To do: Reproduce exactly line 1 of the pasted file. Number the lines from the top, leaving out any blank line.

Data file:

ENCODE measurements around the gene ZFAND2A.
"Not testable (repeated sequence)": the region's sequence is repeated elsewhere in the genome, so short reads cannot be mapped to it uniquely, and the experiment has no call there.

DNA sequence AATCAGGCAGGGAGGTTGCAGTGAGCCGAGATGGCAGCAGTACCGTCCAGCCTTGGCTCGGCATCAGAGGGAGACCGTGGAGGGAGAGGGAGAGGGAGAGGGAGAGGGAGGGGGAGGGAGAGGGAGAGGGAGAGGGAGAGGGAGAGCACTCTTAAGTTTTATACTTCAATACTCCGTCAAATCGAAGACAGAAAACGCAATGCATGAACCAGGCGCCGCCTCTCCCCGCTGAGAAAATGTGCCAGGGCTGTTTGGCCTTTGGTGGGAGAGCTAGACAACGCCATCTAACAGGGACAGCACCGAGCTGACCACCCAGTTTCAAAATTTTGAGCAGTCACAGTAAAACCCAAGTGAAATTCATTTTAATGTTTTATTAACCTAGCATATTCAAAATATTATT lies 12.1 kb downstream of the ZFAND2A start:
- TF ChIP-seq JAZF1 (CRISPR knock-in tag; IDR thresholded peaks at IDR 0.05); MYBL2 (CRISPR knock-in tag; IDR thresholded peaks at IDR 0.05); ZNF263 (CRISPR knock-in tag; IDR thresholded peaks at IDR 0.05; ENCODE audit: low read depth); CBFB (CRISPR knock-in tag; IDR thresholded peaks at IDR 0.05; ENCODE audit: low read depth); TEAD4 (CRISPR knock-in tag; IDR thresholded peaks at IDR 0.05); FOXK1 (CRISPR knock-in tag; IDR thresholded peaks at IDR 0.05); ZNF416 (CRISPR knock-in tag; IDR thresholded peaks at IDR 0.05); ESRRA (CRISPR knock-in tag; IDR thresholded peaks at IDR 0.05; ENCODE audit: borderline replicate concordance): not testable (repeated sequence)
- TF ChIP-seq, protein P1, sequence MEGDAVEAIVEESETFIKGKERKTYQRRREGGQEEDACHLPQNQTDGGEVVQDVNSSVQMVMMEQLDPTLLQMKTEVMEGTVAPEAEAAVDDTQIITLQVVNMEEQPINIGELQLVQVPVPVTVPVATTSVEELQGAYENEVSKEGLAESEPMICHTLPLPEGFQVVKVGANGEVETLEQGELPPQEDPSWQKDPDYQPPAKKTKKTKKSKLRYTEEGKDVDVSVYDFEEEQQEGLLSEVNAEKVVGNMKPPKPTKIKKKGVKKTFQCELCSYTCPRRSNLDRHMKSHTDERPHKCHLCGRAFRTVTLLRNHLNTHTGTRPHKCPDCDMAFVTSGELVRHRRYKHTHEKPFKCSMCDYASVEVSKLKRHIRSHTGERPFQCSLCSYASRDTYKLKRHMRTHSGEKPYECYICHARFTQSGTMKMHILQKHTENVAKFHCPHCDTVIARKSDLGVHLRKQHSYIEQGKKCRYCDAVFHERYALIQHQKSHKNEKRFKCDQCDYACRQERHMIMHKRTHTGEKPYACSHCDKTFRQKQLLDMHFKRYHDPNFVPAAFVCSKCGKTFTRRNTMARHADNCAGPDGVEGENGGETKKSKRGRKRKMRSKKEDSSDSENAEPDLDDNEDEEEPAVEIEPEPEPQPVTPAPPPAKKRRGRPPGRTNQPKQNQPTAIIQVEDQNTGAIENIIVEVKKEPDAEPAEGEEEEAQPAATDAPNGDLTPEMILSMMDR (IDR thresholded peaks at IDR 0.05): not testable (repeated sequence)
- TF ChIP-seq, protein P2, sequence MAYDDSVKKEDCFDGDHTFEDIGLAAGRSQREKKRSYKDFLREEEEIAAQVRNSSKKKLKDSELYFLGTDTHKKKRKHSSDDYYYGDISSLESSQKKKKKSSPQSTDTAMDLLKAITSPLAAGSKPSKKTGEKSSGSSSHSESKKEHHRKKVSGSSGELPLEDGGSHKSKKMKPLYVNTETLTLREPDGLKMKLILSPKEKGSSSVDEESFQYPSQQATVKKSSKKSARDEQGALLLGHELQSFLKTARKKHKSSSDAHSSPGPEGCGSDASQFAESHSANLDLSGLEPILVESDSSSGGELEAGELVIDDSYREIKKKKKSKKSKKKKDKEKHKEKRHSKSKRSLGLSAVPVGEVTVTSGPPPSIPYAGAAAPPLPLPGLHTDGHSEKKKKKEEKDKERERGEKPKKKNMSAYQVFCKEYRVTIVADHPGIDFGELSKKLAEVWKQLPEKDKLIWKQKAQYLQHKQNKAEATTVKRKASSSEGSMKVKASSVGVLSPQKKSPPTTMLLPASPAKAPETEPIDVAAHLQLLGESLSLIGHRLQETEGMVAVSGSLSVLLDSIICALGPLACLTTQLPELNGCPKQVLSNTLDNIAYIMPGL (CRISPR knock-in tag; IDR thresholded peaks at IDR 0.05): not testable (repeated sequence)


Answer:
ENCODE measurements around the gene ZFAND2A.